·         Track your attempts, meetings and close ratios consistently, and measure your results. Then adjust your plan based on your real metrics. You may find that you're above or below the averages I've used in this example, but if you don't measure to find out you won't know where to improve.

·         Prospect consistently. Whether you chose to make all your weekly calls in one day or to do a small amount each day doesn't matter. What matters is that you are consistent. Think of yourself as a professional. Misty Copeland would tell you it’s the consistency of her practice time in the dance studio — the hours upon hours of fine-tuning her body’s movements — that leads to her ultimate success.

4. Use radical accountability to drive success

  • The top 10 percent of sales performers have one thing in common: they’re committed to radical accountability. Mark the time you're going to spend attempting to reach customers in your calendar each day or week, and close your office door until you've completed it. While you're at it, turn off your e-mail and don't take in-bound calls. If you work in a cubical, find a closed office in which to do your prospecting. In other words, force yourself to stay focused and avoid distractions. The fewer distractions you have, the faster the work will get done.
  • Tasks that are rewarded are tasks that get done. Find a way to reward yourself after your calls are made each day. My personal reward for completing all daily prospecting calls is a trip to the local Starbucks for my favorite "vente triple shot non-fat mocha!" No calls, no coffee — it's that simple. Guess what gets done first thing each morning?
  • Write your goals down, update them constantly based on your real results, and then make them public and display them close by. Studies show that people who share their goals with others are 70 percent more likely to achieve them. Discuss your goals with those people you respect the most, and you'll work harder to ensure that you don't disappoint them.

What’s the take-away message?

The difference between top sales performers and the rest of the field is clear. Top performers have a plan to achieve their goals, and they act on that plan every day. This year, commit yourself to being a top performer. Design a daily and/or weekly plan, act on it consistently and monitor your results.

It's been said that most people aim at nothing and hit it with surprising accuracy. We all have a goal in mind. Whether you hit it or not will depend on your ability to define and consistently focus on the tasks that lead to your goal. If done right, you’ll be sure to hit your mark. 

The Millennial Generation: How to Gain Fast, High-Level Productivity from Job-Changing Employees

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In the sales world, there’s heated debate about the Millennial Generation. Do they really switch jobs constantly, never staying with companies for long? The verdict’s still out. But let’s for the moment say it’s true: those born after 1980 are a restless bunch that likes change. As a sales leader, that gives you an average of 12 months during which a newly-hired millennial can be profitable for your organization. How does that timeline change your approach to getting that employee trained and selling? Are you onboarding as quickly and as effectively as you can?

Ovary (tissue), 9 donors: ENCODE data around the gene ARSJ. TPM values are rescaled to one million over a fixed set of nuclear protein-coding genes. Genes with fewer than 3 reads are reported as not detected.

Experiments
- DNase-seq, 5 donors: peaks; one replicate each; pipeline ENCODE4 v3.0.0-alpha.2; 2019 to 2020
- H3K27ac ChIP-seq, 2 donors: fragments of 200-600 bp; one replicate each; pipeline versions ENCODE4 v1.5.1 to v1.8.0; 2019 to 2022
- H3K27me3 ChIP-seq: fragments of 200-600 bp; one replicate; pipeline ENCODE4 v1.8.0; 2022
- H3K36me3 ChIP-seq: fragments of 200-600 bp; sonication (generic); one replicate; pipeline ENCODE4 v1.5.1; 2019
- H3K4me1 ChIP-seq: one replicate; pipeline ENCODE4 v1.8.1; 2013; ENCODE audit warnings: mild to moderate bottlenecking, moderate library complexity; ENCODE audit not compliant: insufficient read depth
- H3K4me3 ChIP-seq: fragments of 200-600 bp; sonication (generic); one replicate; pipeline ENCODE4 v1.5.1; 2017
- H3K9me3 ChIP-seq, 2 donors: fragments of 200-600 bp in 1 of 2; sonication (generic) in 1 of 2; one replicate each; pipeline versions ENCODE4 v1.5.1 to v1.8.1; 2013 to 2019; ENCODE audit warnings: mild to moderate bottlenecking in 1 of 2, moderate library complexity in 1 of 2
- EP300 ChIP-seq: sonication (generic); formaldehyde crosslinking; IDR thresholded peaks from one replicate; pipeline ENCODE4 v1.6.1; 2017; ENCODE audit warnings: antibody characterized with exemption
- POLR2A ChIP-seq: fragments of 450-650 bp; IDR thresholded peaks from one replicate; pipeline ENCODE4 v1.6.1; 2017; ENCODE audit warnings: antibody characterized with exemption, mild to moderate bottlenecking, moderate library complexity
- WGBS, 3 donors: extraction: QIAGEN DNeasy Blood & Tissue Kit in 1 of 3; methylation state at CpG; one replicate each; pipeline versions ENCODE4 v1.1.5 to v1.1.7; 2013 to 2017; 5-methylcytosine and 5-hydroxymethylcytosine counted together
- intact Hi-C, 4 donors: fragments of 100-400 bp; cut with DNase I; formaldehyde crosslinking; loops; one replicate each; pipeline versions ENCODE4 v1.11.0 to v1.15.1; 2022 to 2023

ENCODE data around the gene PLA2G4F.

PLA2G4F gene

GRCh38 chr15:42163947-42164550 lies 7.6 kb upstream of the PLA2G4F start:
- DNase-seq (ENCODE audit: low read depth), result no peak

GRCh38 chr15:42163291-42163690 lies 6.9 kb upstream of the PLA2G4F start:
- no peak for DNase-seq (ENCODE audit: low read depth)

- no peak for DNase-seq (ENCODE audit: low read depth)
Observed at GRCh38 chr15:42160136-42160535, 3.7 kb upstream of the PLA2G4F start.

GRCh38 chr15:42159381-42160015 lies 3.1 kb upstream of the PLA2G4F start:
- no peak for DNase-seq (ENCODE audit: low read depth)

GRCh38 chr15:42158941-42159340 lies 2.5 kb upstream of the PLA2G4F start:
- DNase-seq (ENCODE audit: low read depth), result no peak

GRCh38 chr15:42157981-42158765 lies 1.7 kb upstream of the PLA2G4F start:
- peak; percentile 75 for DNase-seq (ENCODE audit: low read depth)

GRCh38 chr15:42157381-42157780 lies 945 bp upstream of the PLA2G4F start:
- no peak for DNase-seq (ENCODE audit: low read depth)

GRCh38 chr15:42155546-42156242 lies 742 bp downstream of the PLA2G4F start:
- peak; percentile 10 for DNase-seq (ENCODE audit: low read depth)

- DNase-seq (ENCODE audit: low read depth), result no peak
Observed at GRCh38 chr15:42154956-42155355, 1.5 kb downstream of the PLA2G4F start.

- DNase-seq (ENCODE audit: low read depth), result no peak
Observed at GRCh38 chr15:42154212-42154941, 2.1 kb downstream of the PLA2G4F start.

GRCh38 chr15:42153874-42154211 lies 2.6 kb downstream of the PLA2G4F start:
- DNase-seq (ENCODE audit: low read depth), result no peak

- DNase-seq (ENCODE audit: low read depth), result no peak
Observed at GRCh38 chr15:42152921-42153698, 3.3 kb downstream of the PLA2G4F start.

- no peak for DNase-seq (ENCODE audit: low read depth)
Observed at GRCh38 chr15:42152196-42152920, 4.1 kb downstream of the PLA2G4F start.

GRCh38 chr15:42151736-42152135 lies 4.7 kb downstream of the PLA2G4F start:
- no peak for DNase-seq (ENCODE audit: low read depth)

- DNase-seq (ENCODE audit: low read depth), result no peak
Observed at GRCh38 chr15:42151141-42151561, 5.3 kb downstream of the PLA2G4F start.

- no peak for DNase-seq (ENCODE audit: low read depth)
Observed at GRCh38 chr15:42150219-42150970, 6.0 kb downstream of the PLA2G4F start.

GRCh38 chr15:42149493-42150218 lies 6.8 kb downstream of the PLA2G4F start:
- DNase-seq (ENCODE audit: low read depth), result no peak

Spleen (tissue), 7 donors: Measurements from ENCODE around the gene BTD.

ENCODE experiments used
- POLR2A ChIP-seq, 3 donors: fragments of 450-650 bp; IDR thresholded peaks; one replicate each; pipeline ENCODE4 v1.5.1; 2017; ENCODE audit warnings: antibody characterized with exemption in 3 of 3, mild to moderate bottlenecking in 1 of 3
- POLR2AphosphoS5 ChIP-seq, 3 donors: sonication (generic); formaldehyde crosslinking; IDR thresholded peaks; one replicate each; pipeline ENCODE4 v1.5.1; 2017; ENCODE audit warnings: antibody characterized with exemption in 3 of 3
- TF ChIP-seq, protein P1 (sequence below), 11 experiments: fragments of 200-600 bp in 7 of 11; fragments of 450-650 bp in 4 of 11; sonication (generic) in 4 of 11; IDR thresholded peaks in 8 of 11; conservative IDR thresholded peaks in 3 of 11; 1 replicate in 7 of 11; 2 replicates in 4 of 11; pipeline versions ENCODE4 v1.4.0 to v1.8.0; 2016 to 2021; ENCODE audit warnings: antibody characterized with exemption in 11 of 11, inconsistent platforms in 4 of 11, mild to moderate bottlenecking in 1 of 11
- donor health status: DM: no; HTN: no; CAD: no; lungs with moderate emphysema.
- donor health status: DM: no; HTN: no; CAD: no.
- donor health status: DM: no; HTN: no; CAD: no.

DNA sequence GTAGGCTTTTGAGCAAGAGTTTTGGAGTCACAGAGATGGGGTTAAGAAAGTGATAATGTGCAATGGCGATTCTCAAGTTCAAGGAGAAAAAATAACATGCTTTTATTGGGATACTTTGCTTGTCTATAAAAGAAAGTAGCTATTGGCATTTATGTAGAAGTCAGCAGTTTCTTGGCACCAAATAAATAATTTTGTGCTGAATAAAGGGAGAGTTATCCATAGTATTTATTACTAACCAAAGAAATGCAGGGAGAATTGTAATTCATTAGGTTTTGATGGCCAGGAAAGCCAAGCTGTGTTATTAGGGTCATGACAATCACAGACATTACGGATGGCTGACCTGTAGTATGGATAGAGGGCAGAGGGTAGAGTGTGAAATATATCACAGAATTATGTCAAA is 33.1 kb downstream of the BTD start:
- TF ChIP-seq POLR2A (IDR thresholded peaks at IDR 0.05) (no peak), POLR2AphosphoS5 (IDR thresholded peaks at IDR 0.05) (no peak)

Clients constantly tell me it takes six months to a year for a new hire to become highly profitable. My response is always, “Why?” You can onboard and have that employee making sales in just one month. And, if a newly-hired millennial feels productive and valued from the get-go, they’ll be more likely to stick around.

 

Before we discuss how to make a millennial profitable in no time, let’s look at the obstacles that slow down the onboarding of new hires:

 

Lack of preparation: A new hire wants to feel welcomed to the team. They arrive, however, to find there’s no one to show them around, their computer’s not set up, and there’s no agenda for training. Instead of an employee, they feel like a stranger off the street. This is no way to start the onboarding process.

 

Unrealistic expectations: Though a new sales rep can be onboarded and selling in a month, they can’t be expected to start producing from day one — especially if there’s no agenda in place. If they’re told they should, it will create nothing but frustration for everyone and will increase the chances the new hire will bail.

 

Training that drags out: There’s a fine line between being prepared and going overboard. If you make a new hire sit through hours of theoretical situations in training sessions versus getting up to speed in a real-life environment, it can take much longer for them to start producing.

 

No transition plan: You hand over accounts or leads to a new hire without any formal introduction to the clients. Those clients, in turn, are confused and have no idea who’s contacting them. Awkwardness ensues and slows down sales.

 

Create faster productivity

Now that we’ve examined the obstacles that slow down the onboarding process for new hires, let’s look at how you can speed it up and have your millennials selling in no time:

 

Partner up: One of the fastest ways to onboard a new sales rep is to pair them with an existing one — or take three weeks and partner them with three different sellers. Arrange for the new hire to listen to sales reps’ calls with clients and have them go out in the field. It’s much better than the new hire trying to get acclimated on their own.

 

Plan ahead: Give a new rep a well-developed territory – instead of building from the ground up – and they’ll be producing more quickly. If you’re a bigger organization, you might consider having current employees develop territories and generate leads ahead of time. That way, when the new hire arrives they actually have people to call.